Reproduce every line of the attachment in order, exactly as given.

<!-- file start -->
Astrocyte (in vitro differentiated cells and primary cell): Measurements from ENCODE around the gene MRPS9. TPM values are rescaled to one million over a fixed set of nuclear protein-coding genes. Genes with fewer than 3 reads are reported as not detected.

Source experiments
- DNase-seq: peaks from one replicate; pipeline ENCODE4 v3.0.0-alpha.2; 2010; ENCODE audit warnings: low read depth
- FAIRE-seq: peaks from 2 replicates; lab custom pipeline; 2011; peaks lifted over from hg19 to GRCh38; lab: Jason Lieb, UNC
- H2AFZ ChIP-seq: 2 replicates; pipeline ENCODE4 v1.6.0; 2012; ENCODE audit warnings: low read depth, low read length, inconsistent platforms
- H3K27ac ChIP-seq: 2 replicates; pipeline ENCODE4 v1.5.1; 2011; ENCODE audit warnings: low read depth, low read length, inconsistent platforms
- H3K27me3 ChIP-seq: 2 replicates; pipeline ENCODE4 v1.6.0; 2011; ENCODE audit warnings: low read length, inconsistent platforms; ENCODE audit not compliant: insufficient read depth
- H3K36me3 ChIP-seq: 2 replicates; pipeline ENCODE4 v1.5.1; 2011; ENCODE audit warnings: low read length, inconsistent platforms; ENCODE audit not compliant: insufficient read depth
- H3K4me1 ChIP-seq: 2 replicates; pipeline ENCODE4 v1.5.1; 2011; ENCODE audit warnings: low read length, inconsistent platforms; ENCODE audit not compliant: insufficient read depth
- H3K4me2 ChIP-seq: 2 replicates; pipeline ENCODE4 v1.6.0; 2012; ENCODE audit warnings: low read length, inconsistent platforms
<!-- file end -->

Astrocyte (in vitro differentiated cells and primary cell): Measurements from ENCODE around the gene MRPS9. TPM values are rescaled to one million over a fixed set of nuclear protein-coding genes. Genes with fewer than 3 reads are reported as not detected.

Source experiments
- DNase-seq: peaks from one replicate; pipeline ENCODE4 v3.0.0-alpha.2; 2010; ENCODE audit warnings: low read depth
- FAIRE-seq: peaks from 2 replicates; lab custom pipeline; 2011; peaks lifted over from hg19 to GRCh38; lab: Jason Lieb, UNC
- H2AFZ ChIP-seq: 2 replicates; pipeline ENCODE4 v1.6.0; 2012; ENCODE audit warnings: low read depth, low read length, inconsistent platforms
- H3K27ac ChIP-seq: 2 replicates; pipeline ENCODE4 v1.5.1; 2011; ENCODE audit warnings: low read depth, low read length, inconsistent platforms
- H3K27me3 ChIP-seq: 2 replicates; pipeline ENCODE4 v1.6.0; 2011; ENCODE audit warnings: low read length, inconsistent platforms; ENCODE audit not compliant: insufficient read depth
- H3K36me3 ChIP-seq: 2 replicates; pipeline ENCODE4 v1.5.1; 2011; ENCODE audit warnings: low read length, inconsistent platforms; ENCODE audit not compliant: insufficient read depth
- H3K4me1 ChIP-seq: 2 replicates; pipeline ENCODE4 v1.5.1; 2011; ENCODE audit warnings: low read length, inconsistent platforms; ENCODE audit not compliant: insufficient read depth
- H3K4me2 ChIP-seq: 2 replicates; pipeline ENCODE4 v1.6.0; 2012; ENCODE audit warnings: low read length, inconsistent platforms